Racial and Ethnic Differences in Marijuana Use in e-Cigarettes Among US Youth in 2017, 2018, and 2020 | Adolescent Medicine | JAMA Pediatrics | JAMA Network
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Figure.  Prevalence and Percent Point Changes of Ever Marijuana Use in e-Cigarettes, National Youth Tobacco Surveys 2017, 2018, 2020
Prevalence and Percent Point Changes of Ever Marijuana Use in e-Cigarettes, National Youth Tobacco Surveys 2017, 2018, 2020

Change over time is comparing 2020 vs 2017 using pairwise t tests. All P values are less than .05.

aPercentage point change between 2017 and 2020.

Table.  Prevalence of Ever Marijuana Use in e-Cigarettes by Race and Ethnicity, National Youth Tobacco Survey 2020
Prevalence of Ever Marijuana Use in e-Cigarettes by Race and Ethnicity, National Youth Tobacco Survey 2020
1.
Dai  H.  Self-reported marijuana use in electronic cigarettes among US youth, 2017 to 2018.   JAMA. 2020;323(5):473-474. doi:10.1001/jama.2019.19571PubMedGoogle ScholarCrossref
2.
National Academies of Sciences, Engineering, and Medicine.  The Health Effects of Cannabis and Cannabinoids: The Current State of Evidence and Recommendations for Research. The National Academies Press; 2017.
3.
Uddin  SMI, Osei  AD, Obisesan  OH,  et al.  Prevalence, trends, and distribution of nicotine and marijuana use in e-cigarettes among US adults: the behavioral risk factor surveillance system 2016-2018.   Prev Med. 2020;139:106175. doi:10.1016/j.ypmed.2020.106175PubMedGoogle Scholar
4.
US Centers for Disease Control and Prevention. Historical NYTS data and documentation: 2019. Accessed August 26, 2020. https://www.cdc.gov/tobacco/data_statistics/surveys/nyts/data/index.html
5.
Trivers  KF, Gentzke  AS, Phillips  E, Tynan  M, Marynak  KL, Schauer  GL.  Substances used in electronic vapor products among adults in the United States, 2017.   Addict Behav Rep. 2019;10:100222. doi:10.1016/j.abrep.2019.100222PubMedGoogle Scholar
6.
Hall  W, Degenhardt  L.  Adverse health effects of non-medical cannabis use.   Lancet. 2009;374(9698):1383-1391. doi:10.1016/S0140-6736(09)61037-0PubMedGoogle ScholarCrossref
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    Research Letter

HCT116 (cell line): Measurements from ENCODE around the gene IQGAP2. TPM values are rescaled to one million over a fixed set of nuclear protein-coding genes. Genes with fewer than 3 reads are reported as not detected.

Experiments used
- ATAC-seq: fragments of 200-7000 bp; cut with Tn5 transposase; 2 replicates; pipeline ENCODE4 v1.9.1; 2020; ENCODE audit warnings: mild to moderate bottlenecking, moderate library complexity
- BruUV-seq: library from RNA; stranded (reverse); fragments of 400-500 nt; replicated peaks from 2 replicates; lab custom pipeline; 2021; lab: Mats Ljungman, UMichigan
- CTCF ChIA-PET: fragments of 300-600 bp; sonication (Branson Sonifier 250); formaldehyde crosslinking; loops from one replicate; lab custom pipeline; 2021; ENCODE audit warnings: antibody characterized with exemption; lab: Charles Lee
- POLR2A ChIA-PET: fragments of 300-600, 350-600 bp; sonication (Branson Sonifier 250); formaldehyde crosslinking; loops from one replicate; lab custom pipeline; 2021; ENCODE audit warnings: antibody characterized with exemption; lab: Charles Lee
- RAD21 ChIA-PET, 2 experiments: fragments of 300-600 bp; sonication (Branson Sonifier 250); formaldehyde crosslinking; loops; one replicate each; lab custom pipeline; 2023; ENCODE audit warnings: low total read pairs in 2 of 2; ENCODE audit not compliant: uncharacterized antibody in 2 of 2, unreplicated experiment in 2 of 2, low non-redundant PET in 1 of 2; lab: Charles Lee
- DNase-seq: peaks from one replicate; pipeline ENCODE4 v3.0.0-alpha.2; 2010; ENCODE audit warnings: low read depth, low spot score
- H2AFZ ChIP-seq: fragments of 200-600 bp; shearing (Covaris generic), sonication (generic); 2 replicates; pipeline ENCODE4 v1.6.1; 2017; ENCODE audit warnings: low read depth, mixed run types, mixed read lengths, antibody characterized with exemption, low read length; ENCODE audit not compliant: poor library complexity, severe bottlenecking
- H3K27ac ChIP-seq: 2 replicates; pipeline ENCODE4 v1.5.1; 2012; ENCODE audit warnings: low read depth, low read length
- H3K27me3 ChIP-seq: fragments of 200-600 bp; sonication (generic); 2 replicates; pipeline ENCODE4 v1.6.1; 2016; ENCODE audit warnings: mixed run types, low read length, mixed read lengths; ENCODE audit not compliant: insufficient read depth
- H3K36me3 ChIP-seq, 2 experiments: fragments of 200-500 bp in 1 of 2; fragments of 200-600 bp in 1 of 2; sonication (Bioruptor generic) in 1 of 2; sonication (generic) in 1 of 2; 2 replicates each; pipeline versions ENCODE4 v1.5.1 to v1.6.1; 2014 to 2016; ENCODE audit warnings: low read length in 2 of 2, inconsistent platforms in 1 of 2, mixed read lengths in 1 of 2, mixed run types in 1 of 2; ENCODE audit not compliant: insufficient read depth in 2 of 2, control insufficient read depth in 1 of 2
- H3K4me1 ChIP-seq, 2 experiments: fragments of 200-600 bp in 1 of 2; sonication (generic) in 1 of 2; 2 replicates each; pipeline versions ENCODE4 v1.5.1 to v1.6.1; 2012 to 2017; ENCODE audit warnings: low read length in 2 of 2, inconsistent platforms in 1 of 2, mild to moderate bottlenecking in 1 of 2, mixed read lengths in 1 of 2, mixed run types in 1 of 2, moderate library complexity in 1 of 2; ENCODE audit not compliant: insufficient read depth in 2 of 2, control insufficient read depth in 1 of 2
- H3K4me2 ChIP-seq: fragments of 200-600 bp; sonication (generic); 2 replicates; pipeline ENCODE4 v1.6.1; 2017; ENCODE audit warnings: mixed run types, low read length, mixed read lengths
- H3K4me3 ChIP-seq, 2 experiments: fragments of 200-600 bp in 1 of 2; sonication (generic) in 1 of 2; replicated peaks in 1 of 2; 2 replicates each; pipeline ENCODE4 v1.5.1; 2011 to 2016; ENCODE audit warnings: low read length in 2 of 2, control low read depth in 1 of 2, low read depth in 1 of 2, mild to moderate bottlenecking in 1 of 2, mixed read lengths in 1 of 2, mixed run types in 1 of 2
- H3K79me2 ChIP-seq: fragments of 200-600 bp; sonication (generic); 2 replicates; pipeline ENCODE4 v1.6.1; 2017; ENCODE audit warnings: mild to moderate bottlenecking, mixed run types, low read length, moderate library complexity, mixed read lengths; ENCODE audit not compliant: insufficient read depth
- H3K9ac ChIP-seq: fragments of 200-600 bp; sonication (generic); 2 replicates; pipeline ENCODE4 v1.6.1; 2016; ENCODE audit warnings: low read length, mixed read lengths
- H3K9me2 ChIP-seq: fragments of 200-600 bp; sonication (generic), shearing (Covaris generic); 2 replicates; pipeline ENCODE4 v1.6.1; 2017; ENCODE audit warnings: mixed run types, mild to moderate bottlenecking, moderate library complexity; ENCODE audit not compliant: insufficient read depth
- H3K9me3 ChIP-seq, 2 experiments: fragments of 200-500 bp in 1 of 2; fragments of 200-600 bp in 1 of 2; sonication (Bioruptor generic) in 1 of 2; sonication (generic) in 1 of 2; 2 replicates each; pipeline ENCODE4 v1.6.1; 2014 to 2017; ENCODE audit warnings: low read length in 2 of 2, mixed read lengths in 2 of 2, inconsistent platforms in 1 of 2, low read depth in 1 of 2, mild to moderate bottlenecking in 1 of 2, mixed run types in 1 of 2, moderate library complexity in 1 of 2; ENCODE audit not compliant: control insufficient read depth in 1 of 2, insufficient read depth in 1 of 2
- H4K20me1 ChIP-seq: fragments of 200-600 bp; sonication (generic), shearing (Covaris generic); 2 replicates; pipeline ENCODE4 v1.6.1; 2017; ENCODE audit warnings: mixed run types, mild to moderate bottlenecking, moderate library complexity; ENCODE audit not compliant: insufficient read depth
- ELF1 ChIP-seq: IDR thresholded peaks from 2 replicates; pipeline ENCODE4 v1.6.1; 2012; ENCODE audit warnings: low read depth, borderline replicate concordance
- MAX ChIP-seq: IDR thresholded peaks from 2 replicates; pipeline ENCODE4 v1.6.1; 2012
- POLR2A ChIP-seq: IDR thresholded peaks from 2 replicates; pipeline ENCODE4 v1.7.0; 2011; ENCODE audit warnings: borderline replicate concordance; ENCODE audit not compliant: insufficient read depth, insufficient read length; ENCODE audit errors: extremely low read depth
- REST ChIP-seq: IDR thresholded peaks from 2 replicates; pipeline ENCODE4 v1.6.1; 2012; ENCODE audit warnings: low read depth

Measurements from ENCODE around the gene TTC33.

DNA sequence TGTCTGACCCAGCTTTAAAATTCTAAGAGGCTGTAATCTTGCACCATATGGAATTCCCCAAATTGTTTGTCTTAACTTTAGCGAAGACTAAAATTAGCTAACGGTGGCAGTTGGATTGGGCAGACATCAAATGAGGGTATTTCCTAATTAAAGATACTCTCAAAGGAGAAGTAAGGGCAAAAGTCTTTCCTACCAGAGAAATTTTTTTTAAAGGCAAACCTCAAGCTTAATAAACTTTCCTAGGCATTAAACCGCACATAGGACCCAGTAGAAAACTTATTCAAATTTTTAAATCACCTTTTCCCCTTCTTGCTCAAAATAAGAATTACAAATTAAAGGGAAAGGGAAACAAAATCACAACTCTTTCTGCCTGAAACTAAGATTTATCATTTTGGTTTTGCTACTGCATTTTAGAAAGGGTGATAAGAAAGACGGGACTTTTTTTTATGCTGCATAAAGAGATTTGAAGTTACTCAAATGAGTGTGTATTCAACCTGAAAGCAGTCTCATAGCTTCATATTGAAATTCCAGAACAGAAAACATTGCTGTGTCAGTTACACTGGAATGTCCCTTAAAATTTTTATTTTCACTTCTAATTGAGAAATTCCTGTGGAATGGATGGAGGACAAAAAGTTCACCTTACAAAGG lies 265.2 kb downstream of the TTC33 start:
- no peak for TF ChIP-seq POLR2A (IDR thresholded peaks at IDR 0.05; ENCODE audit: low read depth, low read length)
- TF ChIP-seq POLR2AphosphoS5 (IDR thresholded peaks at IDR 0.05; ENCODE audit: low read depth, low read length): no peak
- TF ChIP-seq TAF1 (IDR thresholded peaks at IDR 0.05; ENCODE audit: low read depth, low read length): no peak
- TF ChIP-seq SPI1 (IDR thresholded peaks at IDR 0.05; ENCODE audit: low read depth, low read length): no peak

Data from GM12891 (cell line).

April 26, 2021

    Racial and Ethnic Differences in Marijuana Use in e-Cigarettes Among US Youth in 2017, 2018, and 2020

    Author Affiliations
    • 1Office on Smoking and Health, US Centers for Disease Control and Prevention, Atlanta, Georgia
    JAMA Pediatr. 2021;175(7):746-748. doi:10.1001/jamapediatrics.2021.0305

    Marijuana use in e-cigarettes increased among US adolescents during 2017 to 2018.1 States are increasingly legalizing adult marijuana sales, which could affect ease of access, social acceptance, and youth marijuana use. Marijuana use during adolescence is associated with decline in memory, attention, and learning.2 Differences in use by racial and ethnic groups in adults have been reported,3 but little is known about differences among youth. Identifying differences in marijuana use in e-cigarettes by racial and ethnic groups opens avenues for targeted interventions. This study reports the prevalence of ever use of marijuana in e-cigarettes among US youth in 2020 and changes in prevalence from 2017 to 2020 by racial and ethnic groups.

    Methods

    Self-reported data were collected from the 2017, 2018, and 2020 National Youth Tobacco Surveys (NYTS), annual cross-sectional surveys administered to students in grades 6 to 12 attending public and private schools.4 NYTS was paper based in 2017 (N = 20 675; response rate = 71.6%) and 2018 (N = 20 189; response rate = 68.2%) and administered electronically in 2020 (N = 14 531; response rate = 43.6%). Marijuana use in e-cigarettes was not queried in 2019. Persons who ever used marijuana in e-cigarettes responded yes to the question, “Have you ever used marijuana, marijuana concentrates, marijuana waxes, THC [tetrahydrocannabinol], or hash oils in an e-cigarette?” (2017 and 2018) or “Have you ever vaped marijuana or cannabis (including concentrates, waxes, or hash oils)?” (2020). NYTS data collection was approved by the US Centers for Disease Control and Prevention institutional review board. Participation in NYTS was voluntary; written parental consent and student assent were required for NYTS participation.

    Weighted analyses provided national estimates and accounted for the complex sampling design. Using 2020 data, correlates of use assessed included sex, race and ethnicity, school level, current (past 30-day) e-cigarette use, and frequency of e-cigarette use. Statistical significance (P < .05) of differences in estimates within years and between years (2020 vs 2017) and by covariates were determined using pairwise t tests. There were 365 students excluded owing to missing self-reported race/ethnicity. Analyses were conducted using SAS-Callable SUDAAN version 11.0.3 (SAS Institute).

    Results